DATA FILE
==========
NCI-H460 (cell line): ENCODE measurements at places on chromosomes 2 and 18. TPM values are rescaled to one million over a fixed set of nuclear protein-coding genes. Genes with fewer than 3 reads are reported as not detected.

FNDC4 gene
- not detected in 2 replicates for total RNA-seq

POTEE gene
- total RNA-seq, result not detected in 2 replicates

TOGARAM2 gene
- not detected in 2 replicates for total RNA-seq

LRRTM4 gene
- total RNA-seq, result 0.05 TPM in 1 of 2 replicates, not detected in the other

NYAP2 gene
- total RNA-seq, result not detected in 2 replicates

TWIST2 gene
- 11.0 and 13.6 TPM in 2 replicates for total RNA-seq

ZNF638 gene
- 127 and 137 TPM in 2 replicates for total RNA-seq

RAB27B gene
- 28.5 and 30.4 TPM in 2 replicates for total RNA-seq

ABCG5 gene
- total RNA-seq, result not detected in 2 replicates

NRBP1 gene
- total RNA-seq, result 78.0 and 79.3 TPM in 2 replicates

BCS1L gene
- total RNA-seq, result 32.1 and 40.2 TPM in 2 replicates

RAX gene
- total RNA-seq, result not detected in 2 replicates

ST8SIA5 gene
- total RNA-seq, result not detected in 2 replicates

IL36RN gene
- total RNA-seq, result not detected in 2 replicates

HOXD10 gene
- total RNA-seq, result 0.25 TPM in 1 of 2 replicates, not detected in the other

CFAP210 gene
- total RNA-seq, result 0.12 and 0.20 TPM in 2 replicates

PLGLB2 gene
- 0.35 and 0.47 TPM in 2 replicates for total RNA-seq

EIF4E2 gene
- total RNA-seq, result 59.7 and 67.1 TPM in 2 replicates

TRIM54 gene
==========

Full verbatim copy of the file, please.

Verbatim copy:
NCI-H460 (cell line): ENCODE measurements at places on chromosomes 2 and 18. TPM values are rescaled to one million over a fixed set of nuclear protein-coding genes. Genes with fewer than 3 reads are reported as not detected.

FNDC4 gene
- not detected in 2 replicates for total RNA-seq

POTEE gene
- total RNA-seq, result not detected in 2 replicates

TOGARAM2 gene
- not detected in 2 replicates for total RNA-seq

LRRTM4 gene
- total RNA-seq, result 0.05 TPM in 1 of 2 replicates, not detected in the other

NYAP2 gene
- total RNA-seq, result not detected in 2 replicates

TWIST2 gene
- 11.0 and 13.6 TPM in 2 replicates for total RNA-seq

ZNF638 gene
- 127 and 137 TPM in 2 replicates for total RNA-seq

RAB27B gene
- 28.5 and 30.4 TPM in 2 replicates for total RNA-seq

ABCG5 gene
- total RNA-seq, result not detected in 2 replicates

NRBP1 gene
- total RNA-seq, result 78.0 and 79.3 TPM in 2 replicates

BCS1L gene
- total RNA-seq, result 32.1 and 40.2 TPM in 2 replicates

RAX gene
- total RNA-seq, result not detected in 2 replicates

ST8SIA5 gene
- total RNA-seq, result not detected in 2 replicates

IL36RN gene
- total RNA-seq, result not detected in 2 replicates

HOXD10 gene
- total RNA-seq, result 0.25 TPM in 1 of 2 replicates, not detected in the other

CFAP210 gene
- total RNA-seq, result 0.12 and 0.20 TPM in 2 replicates

PLGLB2 gene
- 0.35 and 0.47 TPM in 2 replicates for total RNA-seq

EIF4E2 gene
- total RNA-seq, result 59.7 and 67.1 TPM in 2 replicates

TRIM54 gene